Did you ever have one of those days where everything seemed to go right? Things just fall into place? Good Friday was not one of those days. Instead, on Good Friday a cross had center stage and a brand of Roman execution that we call crucifixion. Crucifixion was intended to send a message “do not resist the powers of Rome.” Rome hoped the torture and humiliation would make the message clear – “Rome rules the world.”
Somehow, we have softened the cross by making it into furniture or jewelry. We have made crucifixion into a religious term. We talk casually about things that would have made our ancestors shudder. It was likely that every time Jesus mentioned the cross his disciples shuddered. Yet Jesus made it very clear that to follow him included a cross.
It is helpful to reflect on the words Jesus spoke from the cross. Words that help us understand what it means to be a disciple. Words that help us find meaning in what happened. One of these words is “I thirst.” It sounds so rational. It makes sense. It sounds so much less religious than other words spoke that day. There is a danger of making more of this phrase than the story intends. There is equal danger to overlook any significance.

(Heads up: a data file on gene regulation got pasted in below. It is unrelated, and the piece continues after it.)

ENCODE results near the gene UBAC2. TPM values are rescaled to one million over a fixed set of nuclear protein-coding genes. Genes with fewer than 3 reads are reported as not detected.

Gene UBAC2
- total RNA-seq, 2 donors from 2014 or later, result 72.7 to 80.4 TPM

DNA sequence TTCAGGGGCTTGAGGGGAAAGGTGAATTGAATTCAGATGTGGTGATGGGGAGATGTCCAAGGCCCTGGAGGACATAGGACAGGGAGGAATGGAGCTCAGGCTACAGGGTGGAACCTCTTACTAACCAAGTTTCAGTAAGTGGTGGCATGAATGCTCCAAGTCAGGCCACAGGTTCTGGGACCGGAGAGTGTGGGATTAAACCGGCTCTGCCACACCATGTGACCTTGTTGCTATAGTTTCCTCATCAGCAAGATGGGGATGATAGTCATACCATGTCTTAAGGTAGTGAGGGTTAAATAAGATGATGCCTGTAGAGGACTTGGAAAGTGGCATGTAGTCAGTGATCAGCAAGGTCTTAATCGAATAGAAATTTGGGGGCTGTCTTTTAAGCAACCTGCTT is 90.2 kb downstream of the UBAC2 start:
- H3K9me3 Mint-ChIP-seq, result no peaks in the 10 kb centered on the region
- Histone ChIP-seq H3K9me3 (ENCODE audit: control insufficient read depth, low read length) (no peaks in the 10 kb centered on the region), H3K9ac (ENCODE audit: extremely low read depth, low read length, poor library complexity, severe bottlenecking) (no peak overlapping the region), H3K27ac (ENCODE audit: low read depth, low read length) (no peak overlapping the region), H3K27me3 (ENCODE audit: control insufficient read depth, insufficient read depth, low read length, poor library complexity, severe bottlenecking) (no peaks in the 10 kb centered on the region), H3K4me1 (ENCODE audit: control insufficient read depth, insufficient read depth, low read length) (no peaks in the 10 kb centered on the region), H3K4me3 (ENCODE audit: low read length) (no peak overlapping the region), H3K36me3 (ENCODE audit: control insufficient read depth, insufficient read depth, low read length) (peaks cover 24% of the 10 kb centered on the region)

The gospel makes it sound a little more religious when we are told Jesus said this in order to fulfill an old psalm. Considering the day he was having we might suspect thirst is for real. At least we suspect it might come up before a desire to fulfill an old psalm. But John states clearly “so that Scripture would be fulfilled, Jesus said ‘I am thirsty.’” In fact, it sounds like Jesus is operating from some type of checklist. We are told “knowing that everything had now been finished and so Scripture would be fulfilled…” Jesus said “I am thirsty.”
In response he is offered a sponge of sour vinegary wine. While we might think about declining this offer – Jesus has already said that he must drink the cup offered him. And here on the cross he is determined to drink the cup even if it is full of sour wine.